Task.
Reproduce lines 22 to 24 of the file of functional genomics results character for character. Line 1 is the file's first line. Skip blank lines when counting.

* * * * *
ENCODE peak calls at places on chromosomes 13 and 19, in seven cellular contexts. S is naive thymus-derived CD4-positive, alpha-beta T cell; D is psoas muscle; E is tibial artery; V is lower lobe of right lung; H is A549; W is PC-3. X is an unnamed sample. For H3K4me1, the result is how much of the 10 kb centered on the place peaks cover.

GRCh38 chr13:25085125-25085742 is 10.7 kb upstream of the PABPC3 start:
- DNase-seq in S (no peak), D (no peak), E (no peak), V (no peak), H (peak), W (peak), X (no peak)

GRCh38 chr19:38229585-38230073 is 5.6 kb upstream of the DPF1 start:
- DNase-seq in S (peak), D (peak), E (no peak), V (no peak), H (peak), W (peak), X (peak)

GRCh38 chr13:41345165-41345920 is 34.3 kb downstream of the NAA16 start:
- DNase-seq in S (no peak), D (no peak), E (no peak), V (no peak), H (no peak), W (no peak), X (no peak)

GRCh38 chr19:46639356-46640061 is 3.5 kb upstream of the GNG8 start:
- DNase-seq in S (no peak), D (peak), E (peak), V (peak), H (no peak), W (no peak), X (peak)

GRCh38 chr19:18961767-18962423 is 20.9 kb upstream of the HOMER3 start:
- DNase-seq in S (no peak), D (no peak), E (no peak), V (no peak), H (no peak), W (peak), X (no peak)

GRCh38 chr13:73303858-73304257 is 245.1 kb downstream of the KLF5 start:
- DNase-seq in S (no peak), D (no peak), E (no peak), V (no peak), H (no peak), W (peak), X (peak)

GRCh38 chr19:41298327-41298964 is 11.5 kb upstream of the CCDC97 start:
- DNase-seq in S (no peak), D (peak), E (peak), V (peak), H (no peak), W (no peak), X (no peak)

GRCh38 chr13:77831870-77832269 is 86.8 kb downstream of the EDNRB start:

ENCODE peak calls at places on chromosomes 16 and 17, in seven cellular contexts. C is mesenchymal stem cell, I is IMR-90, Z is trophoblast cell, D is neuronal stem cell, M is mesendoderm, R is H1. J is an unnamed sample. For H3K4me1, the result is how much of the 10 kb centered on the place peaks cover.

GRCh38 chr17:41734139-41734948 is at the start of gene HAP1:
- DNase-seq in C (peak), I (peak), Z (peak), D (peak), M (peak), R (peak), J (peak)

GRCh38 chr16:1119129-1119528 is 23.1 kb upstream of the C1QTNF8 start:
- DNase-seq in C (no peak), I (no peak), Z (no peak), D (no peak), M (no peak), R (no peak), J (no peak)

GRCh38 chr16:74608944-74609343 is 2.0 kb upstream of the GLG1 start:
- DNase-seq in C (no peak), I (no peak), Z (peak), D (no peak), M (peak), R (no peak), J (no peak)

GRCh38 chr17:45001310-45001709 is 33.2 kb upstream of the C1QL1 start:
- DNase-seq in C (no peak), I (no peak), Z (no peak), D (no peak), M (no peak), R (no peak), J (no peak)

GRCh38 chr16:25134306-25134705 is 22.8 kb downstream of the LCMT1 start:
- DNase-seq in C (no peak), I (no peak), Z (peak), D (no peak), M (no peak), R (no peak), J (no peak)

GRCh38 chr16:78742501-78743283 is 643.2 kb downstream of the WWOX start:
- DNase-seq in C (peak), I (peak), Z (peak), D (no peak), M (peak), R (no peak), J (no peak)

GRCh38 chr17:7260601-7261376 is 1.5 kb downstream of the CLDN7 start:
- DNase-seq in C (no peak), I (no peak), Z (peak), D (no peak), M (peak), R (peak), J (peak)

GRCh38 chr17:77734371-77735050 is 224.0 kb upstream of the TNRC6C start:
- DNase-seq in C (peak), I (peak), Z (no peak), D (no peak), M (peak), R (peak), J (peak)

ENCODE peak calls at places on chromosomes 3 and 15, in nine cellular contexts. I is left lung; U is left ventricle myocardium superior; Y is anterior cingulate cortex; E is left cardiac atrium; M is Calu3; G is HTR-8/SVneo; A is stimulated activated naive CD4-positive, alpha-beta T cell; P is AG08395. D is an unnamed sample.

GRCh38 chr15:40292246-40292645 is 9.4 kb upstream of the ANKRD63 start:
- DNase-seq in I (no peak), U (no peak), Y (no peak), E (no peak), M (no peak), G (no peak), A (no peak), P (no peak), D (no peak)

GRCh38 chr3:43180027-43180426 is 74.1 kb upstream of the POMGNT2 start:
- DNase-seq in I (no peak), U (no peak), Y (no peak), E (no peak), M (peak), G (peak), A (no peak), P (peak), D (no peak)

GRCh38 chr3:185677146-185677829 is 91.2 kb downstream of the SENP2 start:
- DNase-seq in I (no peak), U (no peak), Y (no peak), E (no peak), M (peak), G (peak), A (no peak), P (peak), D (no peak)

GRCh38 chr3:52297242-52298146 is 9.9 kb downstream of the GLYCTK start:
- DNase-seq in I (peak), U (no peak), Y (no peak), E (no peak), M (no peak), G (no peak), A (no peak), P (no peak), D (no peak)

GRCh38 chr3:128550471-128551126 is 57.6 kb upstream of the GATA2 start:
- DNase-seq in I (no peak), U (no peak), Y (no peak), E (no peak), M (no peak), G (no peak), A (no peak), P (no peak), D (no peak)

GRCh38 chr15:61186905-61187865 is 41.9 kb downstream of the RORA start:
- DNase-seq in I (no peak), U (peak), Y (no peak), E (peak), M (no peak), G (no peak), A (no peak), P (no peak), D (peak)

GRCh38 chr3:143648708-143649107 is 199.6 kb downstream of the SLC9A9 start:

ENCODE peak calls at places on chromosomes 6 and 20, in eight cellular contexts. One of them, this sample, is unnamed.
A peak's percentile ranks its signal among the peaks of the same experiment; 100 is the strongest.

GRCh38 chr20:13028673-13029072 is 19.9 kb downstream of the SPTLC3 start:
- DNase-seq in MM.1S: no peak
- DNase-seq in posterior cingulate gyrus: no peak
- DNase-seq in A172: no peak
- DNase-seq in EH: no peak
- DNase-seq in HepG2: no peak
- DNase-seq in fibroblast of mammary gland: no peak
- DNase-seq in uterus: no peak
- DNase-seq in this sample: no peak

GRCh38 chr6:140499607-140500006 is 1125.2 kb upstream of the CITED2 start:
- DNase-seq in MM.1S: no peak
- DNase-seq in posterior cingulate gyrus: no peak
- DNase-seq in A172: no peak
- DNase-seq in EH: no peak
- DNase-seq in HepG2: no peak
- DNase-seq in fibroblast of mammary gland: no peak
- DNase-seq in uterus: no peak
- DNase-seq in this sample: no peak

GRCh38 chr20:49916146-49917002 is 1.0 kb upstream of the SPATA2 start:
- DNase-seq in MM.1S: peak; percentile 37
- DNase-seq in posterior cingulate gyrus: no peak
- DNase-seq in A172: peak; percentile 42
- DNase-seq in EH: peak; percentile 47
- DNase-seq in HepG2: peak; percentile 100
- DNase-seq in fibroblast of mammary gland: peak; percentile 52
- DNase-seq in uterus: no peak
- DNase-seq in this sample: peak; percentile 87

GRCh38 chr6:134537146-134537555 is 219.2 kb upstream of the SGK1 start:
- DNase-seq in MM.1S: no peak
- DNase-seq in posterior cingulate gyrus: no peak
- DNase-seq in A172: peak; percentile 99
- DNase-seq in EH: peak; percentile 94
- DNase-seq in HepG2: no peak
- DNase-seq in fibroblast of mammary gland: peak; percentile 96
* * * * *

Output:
GRCh38 chr16:74608944-74609343 is 2.0 kb upstream of the GLG1 start:
- DNase-seq in C (no peak), I (no peak), Z (peak), D (no peak), M (peak), R (no peak), J (no peak)

GRCh38 chr17:45001310-45001709 is 33.2 kb upstream of the C1QL1 start: